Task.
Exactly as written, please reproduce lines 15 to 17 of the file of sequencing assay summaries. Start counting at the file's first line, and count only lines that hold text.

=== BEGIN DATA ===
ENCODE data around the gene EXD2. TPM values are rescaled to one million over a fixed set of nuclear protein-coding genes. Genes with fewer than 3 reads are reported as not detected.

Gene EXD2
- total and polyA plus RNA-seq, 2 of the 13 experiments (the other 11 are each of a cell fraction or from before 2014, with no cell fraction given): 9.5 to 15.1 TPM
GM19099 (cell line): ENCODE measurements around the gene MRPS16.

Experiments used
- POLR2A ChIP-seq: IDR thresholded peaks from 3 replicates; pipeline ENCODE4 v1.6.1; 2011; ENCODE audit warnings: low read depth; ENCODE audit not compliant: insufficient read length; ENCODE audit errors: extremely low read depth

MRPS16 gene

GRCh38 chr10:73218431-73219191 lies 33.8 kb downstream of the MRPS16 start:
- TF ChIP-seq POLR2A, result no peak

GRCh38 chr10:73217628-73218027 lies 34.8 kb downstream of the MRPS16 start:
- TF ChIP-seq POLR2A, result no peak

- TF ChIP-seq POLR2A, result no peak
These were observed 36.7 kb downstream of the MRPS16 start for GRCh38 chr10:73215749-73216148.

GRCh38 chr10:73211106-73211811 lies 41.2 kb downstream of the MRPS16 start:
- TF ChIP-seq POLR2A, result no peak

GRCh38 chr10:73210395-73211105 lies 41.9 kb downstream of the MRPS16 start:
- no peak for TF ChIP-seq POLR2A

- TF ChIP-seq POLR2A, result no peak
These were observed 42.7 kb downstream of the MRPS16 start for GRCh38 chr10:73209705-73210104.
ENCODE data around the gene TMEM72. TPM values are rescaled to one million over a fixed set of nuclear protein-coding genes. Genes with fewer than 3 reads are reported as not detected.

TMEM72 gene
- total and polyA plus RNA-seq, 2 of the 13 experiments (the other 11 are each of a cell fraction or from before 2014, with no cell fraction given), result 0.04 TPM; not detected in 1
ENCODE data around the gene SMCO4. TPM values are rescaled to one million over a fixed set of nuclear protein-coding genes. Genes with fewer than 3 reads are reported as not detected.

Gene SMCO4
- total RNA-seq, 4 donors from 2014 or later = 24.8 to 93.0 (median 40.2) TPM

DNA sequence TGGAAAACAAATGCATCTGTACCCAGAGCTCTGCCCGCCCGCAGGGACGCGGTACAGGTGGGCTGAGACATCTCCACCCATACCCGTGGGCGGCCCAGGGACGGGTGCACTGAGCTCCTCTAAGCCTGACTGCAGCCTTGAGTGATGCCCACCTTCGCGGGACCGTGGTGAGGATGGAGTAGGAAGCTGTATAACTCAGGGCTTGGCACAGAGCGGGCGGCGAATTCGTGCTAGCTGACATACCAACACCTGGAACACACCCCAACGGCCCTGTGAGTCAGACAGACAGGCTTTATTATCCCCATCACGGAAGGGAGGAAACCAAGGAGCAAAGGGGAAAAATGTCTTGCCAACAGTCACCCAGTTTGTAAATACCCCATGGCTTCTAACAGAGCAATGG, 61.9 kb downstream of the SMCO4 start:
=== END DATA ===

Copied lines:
- TF ChIP-seq POLR2A, result no peak

GRCh38 chr10:73210395-73211105 lies 41.9 kb downstream of the MRPS16 start:
- no peak for TF ChIP-seq POLR2A